Alternate-alternate title: The little dragon that wouldn't
So, as you probably know, this past weekend marked the making of a much-anticipated cake - the Army dragon cake.
My nephew had his 7th birthday party this Saturday at our community center and pool. I've made a cake for him almost every year. And as my experience level has increased, so has the cake requests. Starting with Spider man, then transformers and two years ago, Wall-E.
So this year when I asked my sister what he wanted, I wasn't surprised to hear "Army Dragon." Of course, she couldn't really provide a description of what that was exactly, since he made it up not being able to choose between a dragon and something Army related.
I started by making everything I would need a few days before, baking cakes, making modeling chocolate, icing and rice krispie treats. Then on Friday night, I began assembling.
Brad declared that the dragon looked like a turkey.
I respectfully disagree, turkeys don't have tails like that.
I made quick progress and was pleased. That is, of course until I started trying to cover it in fondant. That's when I hit a snag. A major design flaw if you will. Now, when I heard the phrase 'Army Dragon,' I thought to myself, 'If dragons were real and the Army managed to get their hands on one, what would it look like?'
But every time I mentioned it to someone else, they would say, "oh, so a camo dragon?" So slowly I began to think 'Camo dragon.'
Here is proof that a camo dragon is not cool. No way, no how.
So, at around 9:30 p.m., I called fellow cake maker, Audreya, and sent her a few photos. She agreed that this was not a monster, but a monstrosity. She told me what I was already thinking - start over! This camo was just not working.
Bolstered by her words, I mixed all the camo colors together and created a green-brown and draped it over the ghastly patchwork.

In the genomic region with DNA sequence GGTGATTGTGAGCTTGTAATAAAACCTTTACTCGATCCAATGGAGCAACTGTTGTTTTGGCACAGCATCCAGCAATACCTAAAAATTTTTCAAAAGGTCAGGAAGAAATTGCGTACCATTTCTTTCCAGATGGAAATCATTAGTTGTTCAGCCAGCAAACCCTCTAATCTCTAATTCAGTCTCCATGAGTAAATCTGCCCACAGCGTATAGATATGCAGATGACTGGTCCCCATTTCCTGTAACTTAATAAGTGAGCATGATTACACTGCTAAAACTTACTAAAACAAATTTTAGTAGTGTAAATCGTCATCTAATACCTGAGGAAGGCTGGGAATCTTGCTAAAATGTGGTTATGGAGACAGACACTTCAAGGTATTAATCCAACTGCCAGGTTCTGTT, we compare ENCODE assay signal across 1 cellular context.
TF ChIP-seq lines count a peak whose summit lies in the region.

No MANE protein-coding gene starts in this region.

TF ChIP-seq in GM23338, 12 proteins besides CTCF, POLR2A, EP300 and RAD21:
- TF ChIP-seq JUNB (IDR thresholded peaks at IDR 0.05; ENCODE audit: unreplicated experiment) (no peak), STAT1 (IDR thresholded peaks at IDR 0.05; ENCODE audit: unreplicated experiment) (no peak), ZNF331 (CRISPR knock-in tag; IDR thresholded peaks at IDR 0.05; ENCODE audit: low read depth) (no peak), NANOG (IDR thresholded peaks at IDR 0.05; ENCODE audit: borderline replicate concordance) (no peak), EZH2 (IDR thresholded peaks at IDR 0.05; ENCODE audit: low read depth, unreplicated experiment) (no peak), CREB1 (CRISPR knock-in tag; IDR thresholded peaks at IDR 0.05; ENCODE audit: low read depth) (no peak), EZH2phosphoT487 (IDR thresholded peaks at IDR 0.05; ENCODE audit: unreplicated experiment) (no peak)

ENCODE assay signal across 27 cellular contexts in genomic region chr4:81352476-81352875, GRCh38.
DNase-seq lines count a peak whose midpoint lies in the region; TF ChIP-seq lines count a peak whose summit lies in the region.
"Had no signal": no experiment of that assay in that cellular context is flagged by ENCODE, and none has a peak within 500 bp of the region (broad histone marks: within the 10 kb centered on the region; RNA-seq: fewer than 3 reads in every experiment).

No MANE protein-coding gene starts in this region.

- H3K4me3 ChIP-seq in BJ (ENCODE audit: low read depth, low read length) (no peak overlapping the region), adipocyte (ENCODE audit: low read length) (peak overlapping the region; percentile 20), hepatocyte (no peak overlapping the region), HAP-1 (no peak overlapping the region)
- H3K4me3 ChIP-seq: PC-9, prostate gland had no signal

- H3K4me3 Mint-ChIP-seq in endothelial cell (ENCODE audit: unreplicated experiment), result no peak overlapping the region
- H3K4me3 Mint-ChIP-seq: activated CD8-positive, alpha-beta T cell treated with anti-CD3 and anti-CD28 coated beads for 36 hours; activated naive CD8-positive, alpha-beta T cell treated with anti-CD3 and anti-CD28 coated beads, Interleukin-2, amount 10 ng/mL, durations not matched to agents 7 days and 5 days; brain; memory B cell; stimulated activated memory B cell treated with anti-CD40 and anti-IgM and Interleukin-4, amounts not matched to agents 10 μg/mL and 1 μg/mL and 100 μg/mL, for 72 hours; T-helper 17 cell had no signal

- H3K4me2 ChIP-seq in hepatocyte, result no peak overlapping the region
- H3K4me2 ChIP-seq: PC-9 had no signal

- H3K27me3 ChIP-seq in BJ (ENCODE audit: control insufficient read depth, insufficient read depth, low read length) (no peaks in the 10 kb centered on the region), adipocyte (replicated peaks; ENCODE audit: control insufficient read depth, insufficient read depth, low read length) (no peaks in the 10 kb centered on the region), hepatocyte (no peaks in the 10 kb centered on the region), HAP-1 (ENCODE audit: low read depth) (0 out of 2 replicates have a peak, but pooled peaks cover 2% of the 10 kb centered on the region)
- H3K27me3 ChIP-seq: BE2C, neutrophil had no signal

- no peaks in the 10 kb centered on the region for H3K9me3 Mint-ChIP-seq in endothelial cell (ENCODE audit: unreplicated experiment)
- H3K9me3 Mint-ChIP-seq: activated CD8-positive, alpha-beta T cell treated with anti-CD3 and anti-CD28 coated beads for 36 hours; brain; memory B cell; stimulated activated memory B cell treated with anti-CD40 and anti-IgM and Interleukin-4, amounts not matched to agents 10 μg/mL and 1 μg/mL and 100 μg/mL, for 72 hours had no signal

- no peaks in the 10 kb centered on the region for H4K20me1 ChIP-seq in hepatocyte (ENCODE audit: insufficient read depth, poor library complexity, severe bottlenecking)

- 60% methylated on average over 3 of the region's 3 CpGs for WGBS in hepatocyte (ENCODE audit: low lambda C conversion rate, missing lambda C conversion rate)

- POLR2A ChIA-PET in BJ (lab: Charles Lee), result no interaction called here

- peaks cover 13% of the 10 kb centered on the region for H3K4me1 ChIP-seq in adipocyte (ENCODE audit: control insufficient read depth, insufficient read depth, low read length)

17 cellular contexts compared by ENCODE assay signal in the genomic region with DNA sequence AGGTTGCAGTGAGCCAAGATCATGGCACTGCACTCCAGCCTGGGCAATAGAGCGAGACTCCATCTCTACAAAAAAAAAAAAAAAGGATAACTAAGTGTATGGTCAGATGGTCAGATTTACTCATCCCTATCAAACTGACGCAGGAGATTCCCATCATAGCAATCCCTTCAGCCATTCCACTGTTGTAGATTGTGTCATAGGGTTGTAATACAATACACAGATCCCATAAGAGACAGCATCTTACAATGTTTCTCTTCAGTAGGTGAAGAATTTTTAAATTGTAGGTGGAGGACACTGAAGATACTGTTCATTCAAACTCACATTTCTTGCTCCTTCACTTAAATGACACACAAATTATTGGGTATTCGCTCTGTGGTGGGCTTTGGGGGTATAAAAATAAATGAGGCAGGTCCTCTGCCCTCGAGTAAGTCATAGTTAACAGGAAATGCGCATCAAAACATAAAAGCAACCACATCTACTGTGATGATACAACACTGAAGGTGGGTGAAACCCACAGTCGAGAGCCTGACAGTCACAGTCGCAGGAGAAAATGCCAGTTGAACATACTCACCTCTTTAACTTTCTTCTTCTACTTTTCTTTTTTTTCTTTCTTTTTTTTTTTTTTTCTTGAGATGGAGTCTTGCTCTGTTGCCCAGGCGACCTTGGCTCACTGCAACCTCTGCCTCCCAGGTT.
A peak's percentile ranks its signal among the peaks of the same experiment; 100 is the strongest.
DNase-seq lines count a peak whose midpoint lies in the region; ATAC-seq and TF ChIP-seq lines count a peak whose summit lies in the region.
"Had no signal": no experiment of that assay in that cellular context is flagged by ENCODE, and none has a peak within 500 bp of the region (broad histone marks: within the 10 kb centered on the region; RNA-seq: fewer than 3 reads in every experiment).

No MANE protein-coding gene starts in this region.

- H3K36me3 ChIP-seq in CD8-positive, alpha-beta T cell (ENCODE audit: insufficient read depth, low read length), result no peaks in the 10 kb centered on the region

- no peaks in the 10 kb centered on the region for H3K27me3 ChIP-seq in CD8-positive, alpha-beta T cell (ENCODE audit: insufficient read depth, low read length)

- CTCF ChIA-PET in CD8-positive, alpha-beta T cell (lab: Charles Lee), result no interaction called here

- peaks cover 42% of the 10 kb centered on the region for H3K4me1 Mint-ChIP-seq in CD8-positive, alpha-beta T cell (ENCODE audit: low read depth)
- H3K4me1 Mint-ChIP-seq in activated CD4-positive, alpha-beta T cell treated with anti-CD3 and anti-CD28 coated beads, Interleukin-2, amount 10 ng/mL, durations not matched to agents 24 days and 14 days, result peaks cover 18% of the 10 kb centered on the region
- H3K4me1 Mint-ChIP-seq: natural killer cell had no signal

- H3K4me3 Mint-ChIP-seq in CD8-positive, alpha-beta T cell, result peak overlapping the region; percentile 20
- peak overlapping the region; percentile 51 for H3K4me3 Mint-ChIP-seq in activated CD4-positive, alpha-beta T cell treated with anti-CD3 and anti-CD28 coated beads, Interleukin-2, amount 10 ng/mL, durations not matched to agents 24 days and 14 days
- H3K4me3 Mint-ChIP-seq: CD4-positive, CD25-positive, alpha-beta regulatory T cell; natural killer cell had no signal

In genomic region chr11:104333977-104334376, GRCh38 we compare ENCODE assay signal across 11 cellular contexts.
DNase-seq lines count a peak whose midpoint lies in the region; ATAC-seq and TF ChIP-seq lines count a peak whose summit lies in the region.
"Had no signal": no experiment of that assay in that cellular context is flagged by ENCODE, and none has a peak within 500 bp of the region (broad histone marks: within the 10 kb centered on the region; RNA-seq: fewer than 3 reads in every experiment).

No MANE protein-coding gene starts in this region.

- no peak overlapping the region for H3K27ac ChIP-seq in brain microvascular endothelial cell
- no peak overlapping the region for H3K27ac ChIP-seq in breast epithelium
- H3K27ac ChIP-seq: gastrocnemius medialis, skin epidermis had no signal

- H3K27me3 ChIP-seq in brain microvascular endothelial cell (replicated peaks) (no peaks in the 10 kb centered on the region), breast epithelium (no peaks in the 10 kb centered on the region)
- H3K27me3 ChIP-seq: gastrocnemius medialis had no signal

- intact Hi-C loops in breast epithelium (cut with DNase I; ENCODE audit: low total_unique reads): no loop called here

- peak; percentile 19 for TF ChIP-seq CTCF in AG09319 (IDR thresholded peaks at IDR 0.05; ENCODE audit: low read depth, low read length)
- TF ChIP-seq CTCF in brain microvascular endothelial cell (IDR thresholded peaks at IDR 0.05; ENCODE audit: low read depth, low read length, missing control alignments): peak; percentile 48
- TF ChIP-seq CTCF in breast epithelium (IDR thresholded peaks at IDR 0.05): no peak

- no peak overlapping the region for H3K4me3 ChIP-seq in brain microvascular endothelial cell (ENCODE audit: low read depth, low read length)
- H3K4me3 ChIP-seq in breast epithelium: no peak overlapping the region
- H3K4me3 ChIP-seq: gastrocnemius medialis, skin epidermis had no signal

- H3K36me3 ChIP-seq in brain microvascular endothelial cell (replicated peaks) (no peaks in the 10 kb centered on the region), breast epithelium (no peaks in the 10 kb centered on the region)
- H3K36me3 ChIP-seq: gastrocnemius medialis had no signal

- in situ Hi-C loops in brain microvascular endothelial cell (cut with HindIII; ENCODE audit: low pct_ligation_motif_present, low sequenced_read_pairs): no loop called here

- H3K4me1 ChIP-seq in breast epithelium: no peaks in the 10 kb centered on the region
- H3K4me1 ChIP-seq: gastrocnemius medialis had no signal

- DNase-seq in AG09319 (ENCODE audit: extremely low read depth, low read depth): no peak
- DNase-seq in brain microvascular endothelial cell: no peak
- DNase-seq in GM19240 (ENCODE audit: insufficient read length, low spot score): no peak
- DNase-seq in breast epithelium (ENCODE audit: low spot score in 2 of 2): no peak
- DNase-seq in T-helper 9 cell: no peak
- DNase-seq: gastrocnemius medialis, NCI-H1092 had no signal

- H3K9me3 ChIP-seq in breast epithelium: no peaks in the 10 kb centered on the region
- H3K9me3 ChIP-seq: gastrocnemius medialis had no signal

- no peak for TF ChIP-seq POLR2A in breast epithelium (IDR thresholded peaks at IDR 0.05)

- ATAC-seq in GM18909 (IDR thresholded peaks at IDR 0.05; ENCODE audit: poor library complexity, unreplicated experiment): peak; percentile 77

It was better already.
Except, that was all the fondant I had.
And, at 10, my awesome husband drove me to the 'safe' walmart where we purchased more fondant.
But, by the time we returned, the modeling chocolate head had proved to be too heavy for the rice krispie neck and had fallen off.
I laughed, snapped the above pictured then stood there saying, "Brad?" in a low voice until I pulled it together, crammed the head back into the body, scooted the loose rice krispies out of the way and finished wrapping it in fondant.
The head was still a bit heavy (for the record, I still hate white chocolate and will never use it for modeling chocolate again, it was soft and gooey). So I propped it up with a ruler over night and went to sleep.
The next morning, I woke at 6 and started. Because I can hear the cake calling my name.
"Kelli! Get your ass in here and give me some eyes!"
After another two hours for work, he looked like this:
And I added fun details like dog tags:
After cutting the cake, when asked what piece he wanted, the nephew declared, like any 7-year old would, that he would like the head.
The cake ended up being a success. But I have to say, I've done a lot of 'caking' lately and I'm looking forward to a nice little break. The next cake I end up making will be mine! (OK, and like 7 other people, we are having a huge birthday blow out at my house in a few weeks. Luckily, I'm going to make a 7-layer tower of chocolate cake that will be pretty, but simple!)